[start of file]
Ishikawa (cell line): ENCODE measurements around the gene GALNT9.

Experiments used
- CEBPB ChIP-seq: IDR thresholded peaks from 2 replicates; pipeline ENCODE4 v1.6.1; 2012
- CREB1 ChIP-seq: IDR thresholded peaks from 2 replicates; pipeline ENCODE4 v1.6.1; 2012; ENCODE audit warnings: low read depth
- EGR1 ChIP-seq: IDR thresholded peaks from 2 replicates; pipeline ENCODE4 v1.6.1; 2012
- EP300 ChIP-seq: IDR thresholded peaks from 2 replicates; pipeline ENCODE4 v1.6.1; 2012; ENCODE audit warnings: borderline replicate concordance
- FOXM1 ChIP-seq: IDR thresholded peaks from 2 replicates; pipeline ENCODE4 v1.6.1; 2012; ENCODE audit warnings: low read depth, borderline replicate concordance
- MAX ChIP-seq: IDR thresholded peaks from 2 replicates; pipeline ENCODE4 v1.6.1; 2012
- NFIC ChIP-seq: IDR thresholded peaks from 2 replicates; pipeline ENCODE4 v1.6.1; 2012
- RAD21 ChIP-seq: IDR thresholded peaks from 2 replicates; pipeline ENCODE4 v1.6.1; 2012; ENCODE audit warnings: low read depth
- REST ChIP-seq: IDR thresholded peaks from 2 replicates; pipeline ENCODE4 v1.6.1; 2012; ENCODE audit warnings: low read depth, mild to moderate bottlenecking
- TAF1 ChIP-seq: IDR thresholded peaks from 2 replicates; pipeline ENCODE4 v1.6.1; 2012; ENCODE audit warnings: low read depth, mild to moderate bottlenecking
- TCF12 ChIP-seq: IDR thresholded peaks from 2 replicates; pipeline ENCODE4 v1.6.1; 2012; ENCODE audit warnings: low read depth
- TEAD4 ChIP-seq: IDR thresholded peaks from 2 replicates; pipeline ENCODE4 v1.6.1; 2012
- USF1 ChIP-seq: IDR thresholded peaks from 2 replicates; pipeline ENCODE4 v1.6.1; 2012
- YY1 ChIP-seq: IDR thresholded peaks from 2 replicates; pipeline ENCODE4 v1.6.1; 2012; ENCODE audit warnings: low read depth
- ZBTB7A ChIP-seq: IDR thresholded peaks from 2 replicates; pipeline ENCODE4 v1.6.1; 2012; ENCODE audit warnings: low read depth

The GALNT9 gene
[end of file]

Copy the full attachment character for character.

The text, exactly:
Ishikawa (cell line): ENCODE measurements around the gene GALNT9.

Experiments used
- CEBPB ChIP-seq: IDR thresholded peaks from 2 replicates; pipeline ENCODE4 v1.6.1; 2012
- CREB1 ChIP-seq: IDR thresholded peaks from 2 replicates; pipeline ENCODE4 v1.6.1; 2012; ENCODE audit warnings: low read depth
- EGR1 ChIP-seq: IDR thresholded peaks from 2 replicates; pipeline ENCODE4 v1.6.1; 2012
- EP300 ChIP-seq: IDR thresholded peaks from 2 replicates; pipeline ENCODE4 v1.6.1; 2012; ENCODE audit warnings: borderline replicate concordance
- FOXM1 ChIP-seq: IDR thresholded peaks from 2 replicates; pipeline ENCODE4 v1.6.1; 2012; ENCODE audit warnings: low read depth, borderline replicate concordance
- MAX ChIP-seq: IDR thresholded peaks from 2 replicates; pipeline ENCODE4 v1.6.1; 2012
- NFIC ChIP-seq: IDR thresholded peaks from 2 replicates; pipeline ENCODE4 v1.6.1; 2012
- RAD21 ChIP-seq: IDR thresholded peaks from 2 replicates; pipeline ENCODE4 v1.6.1; 2012; ENCODE audit warnings: low read depth
- REST ChIP-seq: IDR thresholded peaks from 2 replicates; pipeline ENCODE4 v1.6.1; 2012; ENCODE audit warnings: low read depth, mild to moderate bottlenecking
- TAF1 ChIP-seq: IDR thresholded peaks from 2 replicates; pipeline ENCODE4 v1.6.1; 2012; ENCODE audit warnings: low read depth, mild to moderate bottlenecking
- TCF12 ChIP-seq: IDR thresholded peaks from 2 replicates; pipeline ENCODE4 v1.6.1; 2012; ENCODE audit warnings: low read depth
- TEAD4 ChIP-seq: IDR thresholded peaks from 2 replicates; pipeline ENCODE4 v1.6.1; 2012
- USF1 ChIP-seq: IDR thresholded peaks from 2 replicates; pipeline ENCODE4 v1.6.1; 2012
- YY1 ChIP-seq: IDR thresholded peaks from 2 replicates; pipeline ENCODE4 v1.6.1; 2012; ENCODE audit warnings: low read depth
- ZBTB7A ChIP-seq: IDR thresholded peaks from 2 replicates; pipeline ENCODE4 v1.6.1; 2012; ENCODE audit warnings: low read depth

The GALNT9 gene